The most famous Cynic was Diogenes of Sinope. Cynicism is a reaction of the poorer classes against the aristocracy; the reaction was made in the name of nature.

The Cyrenaic School. This school was founded by Cyrene, in those times an enchanting city of Libya, by Aristippus who, before becoming a disciple of Socrates, had heard the lectures of Protagoras.

Regarding cognition, for Aristippus only the subjective sensations are knowable; this implies that the field of knowledge is restricted to the cognition of one state after another which the subject notices in himself as sensations. Thus we are in pure sensism, according to which reality is but a succession of subjective phenomena, with no relation whatsoever to any external object. For Aristippus no metaphysics is possible, since the subject remains closed up in sensations.

Regarding ethics, the Cyrenians, in opposition to the Cynics, affirm that virtue consists in pleasure, and vice in pain. In accordance with their logic, virtue is a pleasing sensation, vice a painful one. The Cyrenians had a theory of sensations: there are three species, pleasant, painful and indifferent. The wise man will seek to keep away the painful or reduce them to the least possible, while he will change the indifferent into pleasant sensations. In a word, virtue consists in procuring for oneself the greatest possible quantity of tender emotions. Hence it is not in the passive, pleasant sensation that virtue consists, but in a supreme effort to secure for oneself the maximum of pleasures. (This is called dynamic hedonism.)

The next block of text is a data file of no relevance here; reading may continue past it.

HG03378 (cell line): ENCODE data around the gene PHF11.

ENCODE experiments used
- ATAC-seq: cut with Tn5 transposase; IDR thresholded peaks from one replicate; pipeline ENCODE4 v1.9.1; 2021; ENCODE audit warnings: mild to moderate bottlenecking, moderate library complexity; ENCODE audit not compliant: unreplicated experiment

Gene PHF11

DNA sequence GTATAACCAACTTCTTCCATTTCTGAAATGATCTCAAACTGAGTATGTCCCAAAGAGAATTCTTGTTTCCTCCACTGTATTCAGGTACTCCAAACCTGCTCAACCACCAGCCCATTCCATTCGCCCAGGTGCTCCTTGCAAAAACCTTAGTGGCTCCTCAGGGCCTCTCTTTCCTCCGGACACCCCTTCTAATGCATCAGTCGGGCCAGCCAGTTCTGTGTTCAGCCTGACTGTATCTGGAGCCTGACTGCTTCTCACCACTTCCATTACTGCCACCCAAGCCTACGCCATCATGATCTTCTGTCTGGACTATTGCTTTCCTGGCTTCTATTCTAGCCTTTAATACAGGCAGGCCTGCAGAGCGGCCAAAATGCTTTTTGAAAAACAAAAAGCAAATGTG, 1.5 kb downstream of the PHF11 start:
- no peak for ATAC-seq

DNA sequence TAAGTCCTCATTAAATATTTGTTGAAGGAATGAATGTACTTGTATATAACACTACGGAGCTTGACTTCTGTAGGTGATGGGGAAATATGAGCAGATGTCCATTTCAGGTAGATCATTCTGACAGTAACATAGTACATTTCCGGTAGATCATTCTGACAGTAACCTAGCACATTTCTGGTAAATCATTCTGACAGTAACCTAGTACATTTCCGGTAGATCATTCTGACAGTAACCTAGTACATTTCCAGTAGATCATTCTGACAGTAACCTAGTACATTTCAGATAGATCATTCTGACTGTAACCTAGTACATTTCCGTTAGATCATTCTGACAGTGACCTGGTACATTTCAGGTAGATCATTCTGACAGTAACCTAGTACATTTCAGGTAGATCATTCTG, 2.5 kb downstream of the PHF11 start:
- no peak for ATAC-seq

The wise man must preserve mastery over himself while yet living in the midst of pleasures. He must possess them and yet not be possessed by them, as Horace was to say later. In fine, the wise Cyrenian is the happy man who finds a limit only in reason.

The followers of Aristippus developed this rational motive further than that of immediate sensible pleasure and finished by concluding with Theodore the Atheist that nothing exists except pleasure. Others, with Hegesias, the Persuader of death, came to the conclusion that a life is not worth living if it is devoid of pleasure.

Such are two examples of the Minor Socratic Schools. The greatest of the Socratic schools, however, referred to as the Major Socratic School, was the Academy of Plato, which stayed closer to the original intent of the teachings of Socrates.


The late Dr. Jonathan Dolhenty was the Founder and President of The Center for Applied Philosophy and the Radical Academy, and is Honorary Philosophy Editor at The Moral Liberal. The Moral Liberal has adopted these projects beginning with a republishing and preserving of all of Dr. Dolhenty’s work. “Classic Philosophers: The Great Thinkers of the Western World” was designed and organized by Jonathan Dolhenty, Ph.D. Copyright ©1992 -2011 The Radical Academy. Copyright renewed in © 2011 -2013 The Radical Academy (a project of The Moral Liberal).